Local & Provincial Raccoon Rabies Management Update

Report to: Chair and members of the Board of Health

Meeting Date: November 2, 2016

Report No: BH.01.NOV0216.R19

Prepared by: Jessica Morris, Manager, Health Protection
                        Sarah Croteau, Health Promotion Specialist, Health Protection
                        Jagjit Singh-Bajwa, Public Health Inspector, Health Protection

Approved by: Christopher Beveridge, Director, Health Protection

Submitted by: Dr. Nicola J. Mercer, MD, MBA, MPH, FRCPC
                          Medical Officer of Health & CEO

 

Recommendations

It is recommended that the Board of Health:

1. Receive this report for information.

Key Points

  • As of October 18, 2016, a total of 217 raccoons and skunks tested positive for the raccoon rabies strain in Ontario. The majority of these animals were from the Hamilton area; however, other affected areas include Haldimand-Norfolk, Niagara Region, Perth County, and Brant County. No human exposures have been reported to date.
  • Ministry of Natural Resources and Fisheries have collected and tested 384 animals from December 2015 – September 2016 within Wellington-Dufferin-Guelph Public Health (WDGPH). No positive results have been reported to date.
  • The Ministry of Natural Resources and Fisheries will continue to drop aerial wildlife vaccine baits until the end of October in the Wellington-Dufferin-Guelph area. These are not harmful to humans or pets.
  • As of October 18, 2016, 526 suspect rabies investigations were completed, 22 animal specimens were sent for testing, and 31 people have received post-exposure rabies prophylaxis in the Wellington-Dufferin-Guelph area.

Discussion

The rabies virus has re-emerged in the Ontario wildlife population. New cases of the raccoon rabies strain were confirmed in the Hamilton area in December 2015. These are the first cases in Ontario since 2005. The fox strain of rabies has also been confirmed in Perth County; the last case in southern Ontario was in 2012 (Appendix A). As of October 18, 2016, a total of 217 raccoons and skunks have tested positive for the raccoon rabies strain. The majority of these animals were from the Hamilton area; however, other affected areas include Haldimand-Norfolk, Niagara Region, Perth County, and Brant County (Appendix A).1 In addition to the raccoon and fox rabies strains, bat strains can also be found in Ontario.2 The Ministry of Natural Resources and Fisheries has collected and tested 384 animals from December 2015 to June 2016. No positive results have been reported (Appendix B).
It is important to note that every animal species is susceptible to multiple strains of rabies. For example, a raccoon may become infected with a bat strain, although it is most susceptible to the raccoon strain of rabies.3
Rabies is a viral disease that attacks the nervous system (brain and spinal cord) of warm-blooded animals. It can affect any mammal including humans, pets, farm animals, and wild animals. However, bats, foxes, skunks, and raccoons most commonly transmit the disease in Canada. It is almost always fatal once clinical signs appear. Rabies is spread by the saliva of infected animals, most commonly through a bite or scratch. It can also be spread when infected saliva touches an open wound or the moist tissues of the mouth, nose, or eyes of another mammal. Animals can spread rabies even before they show symptoms.4

Animals with rabies may show a variety of clinical signs and symptoms. The disease can appear in two forms: dumb rabies and furious rabies. In the former, domestic animals may become depressed and hide. Wild animals may appear unusually friendly, losing their fear of humans. Nocturnal animals, such as raccoons, may be active during the day. With furious rabies, animals can become very aggressive and excited. They may attack objects or other animals, or chew their own limbs. Periods of excitement tend to alternate with periods of depression. In both forms of rabies, death typically occurs within seven days due to breathing failure caused by paralysis of the respiratory system.5,6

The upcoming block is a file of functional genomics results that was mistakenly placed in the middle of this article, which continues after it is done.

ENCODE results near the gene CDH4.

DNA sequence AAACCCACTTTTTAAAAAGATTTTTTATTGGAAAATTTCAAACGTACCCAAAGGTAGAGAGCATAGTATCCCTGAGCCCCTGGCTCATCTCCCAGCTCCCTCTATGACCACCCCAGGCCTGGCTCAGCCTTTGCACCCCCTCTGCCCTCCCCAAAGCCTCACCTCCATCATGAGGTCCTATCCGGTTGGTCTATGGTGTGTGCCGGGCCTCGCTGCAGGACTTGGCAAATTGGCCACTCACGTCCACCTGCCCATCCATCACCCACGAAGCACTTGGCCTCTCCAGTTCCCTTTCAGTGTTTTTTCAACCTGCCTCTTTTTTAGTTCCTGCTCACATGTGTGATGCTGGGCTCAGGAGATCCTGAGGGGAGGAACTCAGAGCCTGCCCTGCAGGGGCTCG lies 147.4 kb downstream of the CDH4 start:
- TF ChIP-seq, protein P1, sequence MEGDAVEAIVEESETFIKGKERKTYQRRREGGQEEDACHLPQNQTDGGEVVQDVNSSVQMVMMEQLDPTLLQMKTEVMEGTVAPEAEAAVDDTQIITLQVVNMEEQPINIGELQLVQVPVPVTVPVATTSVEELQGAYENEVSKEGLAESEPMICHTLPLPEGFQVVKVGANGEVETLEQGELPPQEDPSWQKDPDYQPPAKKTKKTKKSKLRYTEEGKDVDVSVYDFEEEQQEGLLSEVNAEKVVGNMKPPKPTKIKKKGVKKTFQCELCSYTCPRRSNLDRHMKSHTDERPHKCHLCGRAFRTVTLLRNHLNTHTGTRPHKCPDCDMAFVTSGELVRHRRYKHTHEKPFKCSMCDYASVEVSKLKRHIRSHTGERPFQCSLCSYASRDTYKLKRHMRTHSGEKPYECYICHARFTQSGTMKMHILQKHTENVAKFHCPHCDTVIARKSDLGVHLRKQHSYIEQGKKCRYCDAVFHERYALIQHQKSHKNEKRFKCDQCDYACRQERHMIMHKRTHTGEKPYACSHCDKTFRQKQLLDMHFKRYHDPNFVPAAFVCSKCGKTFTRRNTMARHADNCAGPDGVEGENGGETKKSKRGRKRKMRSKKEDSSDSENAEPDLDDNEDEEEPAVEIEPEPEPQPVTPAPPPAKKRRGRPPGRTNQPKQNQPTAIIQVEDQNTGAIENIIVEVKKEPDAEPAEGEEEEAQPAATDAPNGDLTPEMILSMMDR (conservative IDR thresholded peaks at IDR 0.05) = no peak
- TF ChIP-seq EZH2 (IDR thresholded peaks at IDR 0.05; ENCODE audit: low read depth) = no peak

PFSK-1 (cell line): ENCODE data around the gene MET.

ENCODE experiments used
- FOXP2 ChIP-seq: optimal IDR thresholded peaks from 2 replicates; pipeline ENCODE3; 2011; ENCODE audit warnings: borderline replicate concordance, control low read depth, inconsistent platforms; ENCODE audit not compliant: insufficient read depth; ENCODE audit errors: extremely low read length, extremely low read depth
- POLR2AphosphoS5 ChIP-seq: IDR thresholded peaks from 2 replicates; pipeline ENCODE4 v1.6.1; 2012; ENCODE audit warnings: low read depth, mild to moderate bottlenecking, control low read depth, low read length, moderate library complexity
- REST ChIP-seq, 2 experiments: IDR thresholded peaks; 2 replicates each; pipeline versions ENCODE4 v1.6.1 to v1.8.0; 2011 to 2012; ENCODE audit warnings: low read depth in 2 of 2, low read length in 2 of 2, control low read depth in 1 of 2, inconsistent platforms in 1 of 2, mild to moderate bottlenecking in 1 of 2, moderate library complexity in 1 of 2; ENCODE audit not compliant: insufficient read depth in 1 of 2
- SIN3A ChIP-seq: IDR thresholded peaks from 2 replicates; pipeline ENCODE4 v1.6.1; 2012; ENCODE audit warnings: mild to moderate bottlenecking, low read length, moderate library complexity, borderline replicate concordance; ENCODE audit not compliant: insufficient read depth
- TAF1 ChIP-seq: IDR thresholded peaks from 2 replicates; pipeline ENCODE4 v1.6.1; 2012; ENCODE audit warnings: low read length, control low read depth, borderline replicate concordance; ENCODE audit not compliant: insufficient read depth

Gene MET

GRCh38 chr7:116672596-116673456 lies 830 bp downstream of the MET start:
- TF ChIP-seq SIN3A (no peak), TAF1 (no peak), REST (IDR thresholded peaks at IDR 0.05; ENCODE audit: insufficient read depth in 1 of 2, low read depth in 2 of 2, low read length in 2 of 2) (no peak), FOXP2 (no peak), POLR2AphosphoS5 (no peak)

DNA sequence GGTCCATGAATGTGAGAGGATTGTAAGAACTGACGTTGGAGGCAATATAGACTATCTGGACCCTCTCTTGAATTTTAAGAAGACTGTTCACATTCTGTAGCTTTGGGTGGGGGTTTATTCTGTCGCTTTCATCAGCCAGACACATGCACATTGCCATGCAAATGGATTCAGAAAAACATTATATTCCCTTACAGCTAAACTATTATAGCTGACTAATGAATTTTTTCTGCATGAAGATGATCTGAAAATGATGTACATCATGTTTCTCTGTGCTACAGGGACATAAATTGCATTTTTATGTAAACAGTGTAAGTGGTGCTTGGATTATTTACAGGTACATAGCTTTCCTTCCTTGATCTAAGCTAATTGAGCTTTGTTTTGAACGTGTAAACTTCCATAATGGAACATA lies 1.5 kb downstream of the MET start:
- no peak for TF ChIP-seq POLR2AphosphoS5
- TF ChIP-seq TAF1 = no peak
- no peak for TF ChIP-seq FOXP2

In humans, the incubation period can range from less than one week to over a year. Once clinical signs of rabies appear the disease is almost always fatal.7 There have been less than 10 documented cases of human survival from clinical rabies worldwide.8 However, treatment soon after exposure to rabies can prevent the onset of symptoms and death. In most cases, post-exposure treatment consists of injection of rabies immune globulin (RIG) at the site of the bite, followed by a series of rabies vaccine. The RIG provides immediate passive protection until the exposed person mounts an immune response to the rabies vaccine.9

Rabies Management in Ontario

Rabies management in the province is a joint effort that involves the general public, veterinarians, local Public Health agencies, the Ministry of Health and Long-Term Care (MOHLTC), the Ministry of Agriculture, Food and Rural Affairs (OMAFRA), the Ministry of Natural Resources and Forestry (MNRF), the Ontario Association of Veterinary Technicians (OAVT), and the Canadian Food Inspection Agency (CFIA).4 Other organizations and municipalities may be involved at a more local level.

General Public: It’s important for people to be aware of the rabies threat to protect themselves and their families accordingly and to report any animal bites/scratches to Public Health. Members of the community can help reduce the spread of rabies through vaccination of pets and informing authorities when an animal is suspected of having the disease.

Public Health: As outlined in the Ontario Public Health Standards, Public Health is responsible for the management and investigation of suspected human rabies exposures. In addition, they are responsible for contingency planning and monitoring rabies positive animals within the health unit and in bordering health units, as reported by the CFIA and MNRF. Improving public knowledge of rabies and its prevention is also an important part of the work of Public Health.
Veterinarians: Veterinarians can educate their clients on the value of vaccinating their pets against rabies and the vaccination requirements for pets travelling to other countries. They also manage domestic animal rabies exposures by reporting any animal bites or scratches to Public Health.